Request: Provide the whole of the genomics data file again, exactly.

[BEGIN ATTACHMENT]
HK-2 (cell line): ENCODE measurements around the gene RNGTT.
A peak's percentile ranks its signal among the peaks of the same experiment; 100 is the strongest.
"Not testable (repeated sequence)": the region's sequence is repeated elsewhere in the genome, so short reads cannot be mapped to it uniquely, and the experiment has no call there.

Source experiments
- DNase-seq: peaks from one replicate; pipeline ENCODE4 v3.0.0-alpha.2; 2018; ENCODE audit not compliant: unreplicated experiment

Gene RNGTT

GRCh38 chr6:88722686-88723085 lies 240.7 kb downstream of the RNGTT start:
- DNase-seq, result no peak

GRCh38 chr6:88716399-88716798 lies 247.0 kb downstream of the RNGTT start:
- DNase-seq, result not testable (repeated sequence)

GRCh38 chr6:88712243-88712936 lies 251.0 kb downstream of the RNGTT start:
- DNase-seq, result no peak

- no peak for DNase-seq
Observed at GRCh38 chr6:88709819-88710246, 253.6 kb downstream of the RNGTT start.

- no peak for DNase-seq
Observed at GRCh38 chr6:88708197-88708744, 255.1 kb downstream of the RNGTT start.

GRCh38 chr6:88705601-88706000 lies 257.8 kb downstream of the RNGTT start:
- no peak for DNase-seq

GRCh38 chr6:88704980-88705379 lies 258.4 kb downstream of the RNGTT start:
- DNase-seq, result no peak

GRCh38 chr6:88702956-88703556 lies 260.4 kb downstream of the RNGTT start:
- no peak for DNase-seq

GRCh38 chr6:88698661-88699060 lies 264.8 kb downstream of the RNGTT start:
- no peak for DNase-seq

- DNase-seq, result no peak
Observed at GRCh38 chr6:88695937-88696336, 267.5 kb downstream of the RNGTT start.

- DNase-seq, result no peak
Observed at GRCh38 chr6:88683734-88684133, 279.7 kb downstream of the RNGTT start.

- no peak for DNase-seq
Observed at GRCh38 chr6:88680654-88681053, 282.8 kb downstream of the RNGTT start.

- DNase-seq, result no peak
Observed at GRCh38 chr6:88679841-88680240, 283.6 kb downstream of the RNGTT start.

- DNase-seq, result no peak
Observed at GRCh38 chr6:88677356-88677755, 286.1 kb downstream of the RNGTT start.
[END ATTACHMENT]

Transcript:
HK-2 (cell line): ENCODE measurements around the gene RNGTT.
A peak's percentile ranks its signal among the peaks of the same experiment; 100 is the strongest.
"Not testable (repeated sequence)": the region's sequence is repeated elsewhere in the genome, so short reads cannot be mapped to it uniquely, and the experiment has no call there.

Source experiments
- DNase-seq: peaks from one replicate; pipeline ENCODE4 v3.0.0-alpha.2; 2018; ENCODE audit not compliant: unreplicated experiment

Gene RNGTT

GRCh38 chr6:88722686-88723085 lies 240.7 kb downstream of the RNGTT start:
- DNase-seq, result no peak

GRCh38 chr6:88716399-88716798 lies 247.0 kb downstream of the RNGTT start:
- DNase-seq, result not testable (repeated sequence)

GRCh38 chr6:88712243-88712936 lies 251.0 kb downstream of the RNGTT start:
- DNase-seq, result no peak

- no peak for DNase-seq
Observed at GRCh38 chr6:88709819-88710246, 253.6 kb downstream of the RNGTT start.

- no peak for DNase-seq
Observed at GRCh38 chr6:88708197-88708744, 255.1 kb downstream of the RNGTT start.

GRCh38 chr6:88705601-88706000 lies 257.8 kb downstream of the RNGTT start:
- no peak for DNase-seq

GRCh38 chr6:88704980-88705379 lies 258.4 kb downstream of the RNGTT start:
- DNase-seq, result no peak

GRCh38 chr6:88702956-88703556 lies 260.4 kb downstream of the RNGTT start:
- no peak for DNase-seq

GRCh38 chr6:88698661-88699060 lies 264.8 kb downstream of the RNGTT start:
- no peak for DNase-seq

- DNase-seq, result no peak
Observed at GRCh38 chr6:88695937-88696336, 267.5 kb downstream of the RNGTT start.

- DNase-seq, result no peak
Observed at GRCh38 chr6:88683734-88684133, 279.7 kb downstream of the RNGTT start.

- no peak for DNase-seq
Observed at GRCh38 chr6:88680654-88681053, 282.8 kb downstream of the RNGTT start.

- DNase-seq, result no peak
Observed at GRCh38 chr6:88679841-88680240, 283.6 kb downstream of the RNGTT start.

- DNase-seq, result no peak
Observed at GRCh38 chr6:88677356-88677755, 286.1 kb downstream of the RNGTT start.